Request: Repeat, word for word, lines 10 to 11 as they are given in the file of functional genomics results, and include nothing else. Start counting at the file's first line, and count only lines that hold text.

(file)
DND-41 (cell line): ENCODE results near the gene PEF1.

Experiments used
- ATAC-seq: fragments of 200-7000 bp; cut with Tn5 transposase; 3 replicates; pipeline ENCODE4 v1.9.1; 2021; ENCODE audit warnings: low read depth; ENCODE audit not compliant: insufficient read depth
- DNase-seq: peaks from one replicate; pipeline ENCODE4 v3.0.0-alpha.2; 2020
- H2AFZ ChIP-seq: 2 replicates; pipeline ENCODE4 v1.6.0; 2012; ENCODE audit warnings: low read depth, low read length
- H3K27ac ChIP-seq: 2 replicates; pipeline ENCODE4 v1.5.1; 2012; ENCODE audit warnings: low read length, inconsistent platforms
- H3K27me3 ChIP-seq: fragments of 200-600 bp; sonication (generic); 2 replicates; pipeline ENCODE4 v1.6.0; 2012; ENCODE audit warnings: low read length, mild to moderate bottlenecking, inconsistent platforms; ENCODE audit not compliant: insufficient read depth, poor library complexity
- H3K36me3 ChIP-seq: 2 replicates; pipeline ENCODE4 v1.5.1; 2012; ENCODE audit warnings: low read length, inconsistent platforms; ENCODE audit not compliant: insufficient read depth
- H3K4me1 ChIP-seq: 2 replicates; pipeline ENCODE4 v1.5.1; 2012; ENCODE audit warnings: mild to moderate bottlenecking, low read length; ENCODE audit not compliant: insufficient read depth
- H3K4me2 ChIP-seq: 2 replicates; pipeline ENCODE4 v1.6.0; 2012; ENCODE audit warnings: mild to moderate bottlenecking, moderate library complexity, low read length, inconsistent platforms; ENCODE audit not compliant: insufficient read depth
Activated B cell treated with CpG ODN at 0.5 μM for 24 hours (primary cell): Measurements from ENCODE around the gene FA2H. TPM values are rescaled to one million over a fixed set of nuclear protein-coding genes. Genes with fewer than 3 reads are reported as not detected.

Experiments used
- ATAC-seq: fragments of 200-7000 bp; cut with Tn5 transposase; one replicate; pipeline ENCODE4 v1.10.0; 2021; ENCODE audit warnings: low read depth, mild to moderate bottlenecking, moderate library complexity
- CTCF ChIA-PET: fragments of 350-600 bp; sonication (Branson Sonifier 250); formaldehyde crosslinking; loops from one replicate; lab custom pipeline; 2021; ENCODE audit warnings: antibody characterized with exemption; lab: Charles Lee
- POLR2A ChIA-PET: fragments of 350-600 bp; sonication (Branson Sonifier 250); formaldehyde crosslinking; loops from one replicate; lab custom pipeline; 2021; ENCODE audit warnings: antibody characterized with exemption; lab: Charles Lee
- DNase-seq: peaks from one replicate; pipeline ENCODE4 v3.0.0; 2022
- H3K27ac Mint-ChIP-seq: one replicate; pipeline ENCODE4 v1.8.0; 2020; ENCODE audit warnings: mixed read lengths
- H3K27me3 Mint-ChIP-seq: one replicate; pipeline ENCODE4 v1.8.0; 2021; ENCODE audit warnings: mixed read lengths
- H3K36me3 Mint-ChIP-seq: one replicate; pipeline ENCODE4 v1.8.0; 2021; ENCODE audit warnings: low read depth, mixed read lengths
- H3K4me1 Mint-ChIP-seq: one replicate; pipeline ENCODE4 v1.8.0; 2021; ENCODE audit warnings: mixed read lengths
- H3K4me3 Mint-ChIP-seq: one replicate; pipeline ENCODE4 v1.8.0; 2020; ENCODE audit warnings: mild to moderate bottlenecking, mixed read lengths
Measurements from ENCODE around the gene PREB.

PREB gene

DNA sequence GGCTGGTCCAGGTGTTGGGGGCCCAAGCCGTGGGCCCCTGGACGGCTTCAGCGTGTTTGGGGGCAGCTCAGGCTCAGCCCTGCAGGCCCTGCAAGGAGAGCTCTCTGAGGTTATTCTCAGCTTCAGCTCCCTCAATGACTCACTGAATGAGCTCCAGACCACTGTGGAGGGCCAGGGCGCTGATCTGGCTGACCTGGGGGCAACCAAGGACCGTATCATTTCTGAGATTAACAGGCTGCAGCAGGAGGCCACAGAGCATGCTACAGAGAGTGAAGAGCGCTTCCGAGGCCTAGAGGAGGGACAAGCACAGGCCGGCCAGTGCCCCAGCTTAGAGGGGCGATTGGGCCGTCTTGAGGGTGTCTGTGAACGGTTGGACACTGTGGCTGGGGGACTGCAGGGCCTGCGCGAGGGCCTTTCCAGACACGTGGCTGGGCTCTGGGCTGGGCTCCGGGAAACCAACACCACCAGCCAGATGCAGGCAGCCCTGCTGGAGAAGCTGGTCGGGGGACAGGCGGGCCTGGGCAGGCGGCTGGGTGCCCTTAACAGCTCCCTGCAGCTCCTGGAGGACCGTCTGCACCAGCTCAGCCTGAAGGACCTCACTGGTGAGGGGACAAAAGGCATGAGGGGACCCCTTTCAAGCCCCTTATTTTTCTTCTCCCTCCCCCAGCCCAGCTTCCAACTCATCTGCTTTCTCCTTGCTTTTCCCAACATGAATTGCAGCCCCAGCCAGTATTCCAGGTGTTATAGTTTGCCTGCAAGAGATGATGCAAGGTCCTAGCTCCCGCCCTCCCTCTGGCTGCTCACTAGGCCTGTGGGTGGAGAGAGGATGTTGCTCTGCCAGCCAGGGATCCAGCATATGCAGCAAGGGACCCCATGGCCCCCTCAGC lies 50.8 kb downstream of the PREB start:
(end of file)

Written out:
- H3K4me2 ChIP-seq: 2 replicates; pipeline ENCODE4 v1.6.0; 2012; ENCODE audit warnings: mild to moderate bottlenecking, moderate library complexity, low read length, inconsistent platforms; ENCODE audit not compliant: insufficient read depth
Activated B cell treated with CpG ODN at 0.5 μM for 24 hours (primary cell): Measurements from ENCODE around the gene FA2H. TPM values are rescaled to one million over a fixed set of nuclear protein-coding genes. Genes with fewer than 3 reads are reported as not detected.